2. Clean the surface of the glass with rubbing alcohol, making sure to remove all finger prints.  Firmly adhere the cut stencil on the bottle.
3. Apply the Armour Etch paste to the glass following the suggestions in my original post about glass etching.

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4. Create a wind scope or wind sail.  I cut two tooth shapes out of white fusible glass.  These were full fused together with a wire loop at the top to facilitate assembly of the wind chime.
5. Using wire and pieces of chain, string together the beads to a visually pleasing length.  I used a wooden wheel shape for the striker and a wooden candle cup turned upside down to keep the beads from pulling out of the bottle.
The resulting wind chime creates a pleasant sound and a unique piece of visual art!

Happy Easter, He is Risen! Καλό Πάσχα και Χριστός Ανέστη!

Yes, I know,  I am not Greek Orthodox, nor am I from any of the countries that observe Orthodox Easter.  But, since we were traveling last Sunday, we had our Easter celebration today.  And, since Easter is a celebration of Christ’s resurrection, shouldn’t we celebrate every day of the year!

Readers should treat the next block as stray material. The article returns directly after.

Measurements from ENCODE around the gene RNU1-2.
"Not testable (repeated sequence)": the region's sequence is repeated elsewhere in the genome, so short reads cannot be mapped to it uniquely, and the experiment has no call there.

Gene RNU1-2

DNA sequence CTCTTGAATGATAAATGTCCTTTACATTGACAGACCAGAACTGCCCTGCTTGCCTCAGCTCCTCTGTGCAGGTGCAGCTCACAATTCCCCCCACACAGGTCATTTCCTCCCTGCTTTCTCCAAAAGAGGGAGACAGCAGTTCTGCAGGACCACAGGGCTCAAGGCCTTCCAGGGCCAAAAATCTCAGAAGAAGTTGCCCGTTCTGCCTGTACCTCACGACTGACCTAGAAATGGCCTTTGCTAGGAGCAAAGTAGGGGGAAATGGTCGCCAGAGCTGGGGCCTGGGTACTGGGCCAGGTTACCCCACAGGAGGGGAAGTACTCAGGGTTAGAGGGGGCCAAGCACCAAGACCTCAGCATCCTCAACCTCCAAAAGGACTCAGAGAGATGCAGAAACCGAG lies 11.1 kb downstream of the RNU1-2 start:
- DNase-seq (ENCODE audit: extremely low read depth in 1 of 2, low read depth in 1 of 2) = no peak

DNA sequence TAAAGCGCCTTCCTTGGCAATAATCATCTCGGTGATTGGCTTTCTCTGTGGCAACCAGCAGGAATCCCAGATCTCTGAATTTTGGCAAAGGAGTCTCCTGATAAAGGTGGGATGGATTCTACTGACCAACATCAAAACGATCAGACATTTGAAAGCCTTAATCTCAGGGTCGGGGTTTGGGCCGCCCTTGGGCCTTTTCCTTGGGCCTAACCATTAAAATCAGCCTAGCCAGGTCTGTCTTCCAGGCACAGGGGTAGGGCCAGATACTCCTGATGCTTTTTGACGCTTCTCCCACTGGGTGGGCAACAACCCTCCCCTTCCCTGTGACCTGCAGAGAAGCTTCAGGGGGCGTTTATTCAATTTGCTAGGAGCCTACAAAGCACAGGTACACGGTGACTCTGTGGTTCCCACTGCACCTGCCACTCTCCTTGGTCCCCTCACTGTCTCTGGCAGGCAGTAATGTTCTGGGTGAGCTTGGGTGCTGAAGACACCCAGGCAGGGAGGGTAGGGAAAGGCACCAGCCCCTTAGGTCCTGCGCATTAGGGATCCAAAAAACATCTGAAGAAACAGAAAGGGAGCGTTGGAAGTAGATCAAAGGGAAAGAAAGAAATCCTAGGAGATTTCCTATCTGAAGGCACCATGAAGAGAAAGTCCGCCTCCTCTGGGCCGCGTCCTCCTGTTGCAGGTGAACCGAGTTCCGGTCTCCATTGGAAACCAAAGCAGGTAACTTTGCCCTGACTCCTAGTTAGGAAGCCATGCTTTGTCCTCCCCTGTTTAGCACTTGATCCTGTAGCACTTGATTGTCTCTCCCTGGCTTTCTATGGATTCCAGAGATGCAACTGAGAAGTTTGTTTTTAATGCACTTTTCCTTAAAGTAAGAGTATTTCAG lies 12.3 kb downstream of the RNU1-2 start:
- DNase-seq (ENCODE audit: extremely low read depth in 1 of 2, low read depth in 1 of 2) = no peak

He is risen indeed. Ἀληθῶς ἀνέστη!

Prior to leaving for Spring Break, I spent some time making an Easter plate for my kitchen plate holder.  I think it turned out really well.

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The creation of this plate involved several steps:

  1. Base of plateIMG_1607
    • Bottom glass – clear layer of glass measuring just under 7″ square
    • Top glass – medium blue outer border 1/2″ wide, green noodle (standing on edge) and varied sized pieces of variety of transparent blue glass in a patchwork pattern
    • Light amber glass cut in 5/8″ strips to make the base of the cross
    • 7″ square stainless steel form, lined with shelf paper
    • Full fused
  2. Pieces of purple transparent medium frit to make grapes full fused (visible on the right side of the stainless steel form in the photo above)